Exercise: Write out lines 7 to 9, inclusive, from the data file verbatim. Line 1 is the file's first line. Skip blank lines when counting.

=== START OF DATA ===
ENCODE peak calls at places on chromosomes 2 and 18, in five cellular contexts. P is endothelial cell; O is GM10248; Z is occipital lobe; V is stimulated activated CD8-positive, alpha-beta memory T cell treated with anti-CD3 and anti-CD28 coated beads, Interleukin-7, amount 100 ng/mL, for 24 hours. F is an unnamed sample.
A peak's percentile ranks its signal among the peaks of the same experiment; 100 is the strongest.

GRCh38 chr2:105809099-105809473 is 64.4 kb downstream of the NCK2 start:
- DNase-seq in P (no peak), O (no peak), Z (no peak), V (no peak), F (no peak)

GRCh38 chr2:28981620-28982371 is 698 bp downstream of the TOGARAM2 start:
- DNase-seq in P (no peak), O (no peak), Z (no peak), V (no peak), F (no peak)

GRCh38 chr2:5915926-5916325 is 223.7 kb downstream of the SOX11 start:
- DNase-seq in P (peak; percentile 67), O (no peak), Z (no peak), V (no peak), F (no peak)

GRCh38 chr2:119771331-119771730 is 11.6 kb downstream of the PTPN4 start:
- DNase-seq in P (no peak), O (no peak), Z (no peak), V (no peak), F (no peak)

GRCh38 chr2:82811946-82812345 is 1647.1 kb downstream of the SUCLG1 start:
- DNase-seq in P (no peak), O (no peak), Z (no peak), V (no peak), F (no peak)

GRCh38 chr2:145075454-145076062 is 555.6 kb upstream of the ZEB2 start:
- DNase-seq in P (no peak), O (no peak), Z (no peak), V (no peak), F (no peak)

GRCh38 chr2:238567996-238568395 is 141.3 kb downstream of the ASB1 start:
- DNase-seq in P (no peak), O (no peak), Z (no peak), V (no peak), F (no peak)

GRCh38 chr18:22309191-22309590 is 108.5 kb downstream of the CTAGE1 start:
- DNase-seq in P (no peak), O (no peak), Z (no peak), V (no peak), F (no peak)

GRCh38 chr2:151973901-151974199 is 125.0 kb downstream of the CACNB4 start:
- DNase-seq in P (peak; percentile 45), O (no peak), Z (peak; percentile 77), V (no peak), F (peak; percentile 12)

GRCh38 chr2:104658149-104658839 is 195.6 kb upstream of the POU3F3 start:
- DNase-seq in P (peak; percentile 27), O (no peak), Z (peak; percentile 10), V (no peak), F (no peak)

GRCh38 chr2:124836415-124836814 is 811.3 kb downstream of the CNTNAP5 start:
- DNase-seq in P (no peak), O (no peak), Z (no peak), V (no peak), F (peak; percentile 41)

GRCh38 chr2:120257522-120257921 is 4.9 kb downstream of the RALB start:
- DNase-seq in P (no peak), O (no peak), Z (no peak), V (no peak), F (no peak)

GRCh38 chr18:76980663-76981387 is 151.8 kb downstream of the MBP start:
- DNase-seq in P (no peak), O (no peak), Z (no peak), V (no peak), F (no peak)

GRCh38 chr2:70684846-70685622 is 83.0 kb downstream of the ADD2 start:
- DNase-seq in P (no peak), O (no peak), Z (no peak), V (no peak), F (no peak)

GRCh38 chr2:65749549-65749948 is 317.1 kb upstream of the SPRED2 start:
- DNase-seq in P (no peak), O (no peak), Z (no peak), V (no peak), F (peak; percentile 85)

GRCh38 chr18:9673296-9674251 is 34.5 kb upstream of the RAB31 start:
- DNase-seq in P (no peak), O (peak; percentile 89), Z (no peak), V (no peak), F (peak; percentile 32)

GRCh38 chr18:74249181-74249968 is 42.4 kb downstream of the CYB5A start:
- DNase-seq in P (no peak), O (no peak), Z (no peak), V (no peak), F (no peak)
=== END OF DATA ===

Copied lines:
GRCh38 chr2:5915926-5916325 is 223.7 kb downstream of the SOX11 start:
- DNase-seq in P (peak; percentile 67), O (no peak), Z (no peak), V (no peak), F (no peak)

GRCh38 chr2:119771331-119771730 is 11.6 kb downstream of the PTPN4 start: